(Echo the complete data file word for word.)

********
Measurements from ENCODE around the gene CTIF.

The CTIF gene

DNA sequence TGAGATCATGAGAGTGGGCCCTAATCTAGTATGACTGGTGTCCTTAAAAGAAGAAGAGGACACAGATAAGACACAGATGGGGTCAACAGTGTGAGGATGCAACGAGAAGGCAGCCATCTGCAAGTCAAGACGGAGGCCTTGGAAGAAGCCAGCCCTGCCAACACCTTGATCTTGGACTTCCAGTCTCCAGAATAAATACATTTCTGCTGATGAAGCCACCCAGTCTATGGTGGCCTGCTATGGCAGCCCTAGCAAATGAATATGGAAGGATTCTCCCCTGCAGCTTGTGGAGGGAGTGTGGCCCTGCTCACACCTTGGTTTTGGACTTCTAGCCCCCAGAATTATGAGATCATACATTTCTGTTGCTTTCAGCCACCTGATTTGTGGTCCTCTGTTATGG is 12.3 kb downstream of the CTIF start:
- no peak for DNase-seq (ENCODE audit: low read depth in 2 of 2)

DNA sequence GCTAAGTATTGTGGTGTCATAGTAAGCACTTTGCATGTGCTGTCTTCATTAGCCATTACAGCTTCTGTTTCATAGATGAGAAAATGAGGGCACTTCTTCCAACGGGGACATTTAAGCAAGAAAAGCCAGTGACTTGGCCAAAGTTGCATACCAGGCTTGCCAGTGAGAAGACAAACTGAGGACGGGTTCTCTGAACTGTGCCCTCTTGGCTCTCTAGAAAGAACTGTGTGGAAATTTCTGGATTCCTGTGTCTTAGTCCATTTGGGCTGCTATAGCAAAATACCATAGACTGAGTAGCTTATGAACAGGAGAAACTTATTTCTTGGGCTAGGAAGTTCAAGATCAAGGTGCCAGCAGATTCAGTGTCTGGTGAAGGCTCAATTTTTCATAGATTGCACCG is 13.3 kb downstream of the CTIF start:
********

Measurements from ENCODE around the gene CTIF.

The CTIF gene

DNA sequence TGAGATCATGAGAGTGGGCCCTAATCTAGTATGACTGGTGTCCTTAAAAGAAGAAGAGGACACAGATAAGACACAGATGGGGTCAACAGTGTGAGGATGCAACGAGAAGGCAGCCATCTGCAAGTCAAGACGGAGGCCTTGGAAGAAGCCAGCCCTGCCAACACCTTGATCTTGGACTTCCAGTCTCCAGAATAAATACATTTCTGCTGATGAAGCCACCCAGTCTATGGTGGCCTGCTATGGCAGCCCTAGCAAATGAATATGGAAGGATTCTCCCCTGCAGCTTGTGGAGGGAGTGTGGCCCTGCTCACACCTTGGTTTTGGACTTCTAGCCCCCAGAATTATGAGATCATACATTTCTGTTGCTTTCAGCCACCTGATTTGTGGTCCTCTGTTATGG is 12.3 kb downstream of the CTIF start:
- no peak for DNase-seq (ENCODE audit: low read depth in 2 of 2)

DNA sequence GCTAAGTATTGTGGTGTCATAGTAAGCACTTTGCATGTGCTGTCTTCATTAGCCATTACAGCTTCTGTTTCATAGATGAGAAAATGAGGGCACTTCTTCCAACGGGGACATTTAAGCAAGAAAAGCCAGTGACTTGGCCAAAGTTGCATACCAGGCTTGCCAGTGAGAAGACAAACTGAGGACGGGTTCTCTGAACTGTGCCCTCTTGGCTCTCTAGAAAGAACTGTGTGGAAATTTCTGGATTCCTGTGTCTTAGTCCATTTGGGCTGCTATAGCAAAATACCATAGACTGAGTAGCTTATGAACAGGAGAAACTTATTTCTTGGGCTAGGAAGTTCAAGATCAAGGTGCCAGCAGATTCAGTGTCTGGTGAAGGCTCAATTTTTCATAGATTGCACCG is 13.3 kb downstream of the CTIF start: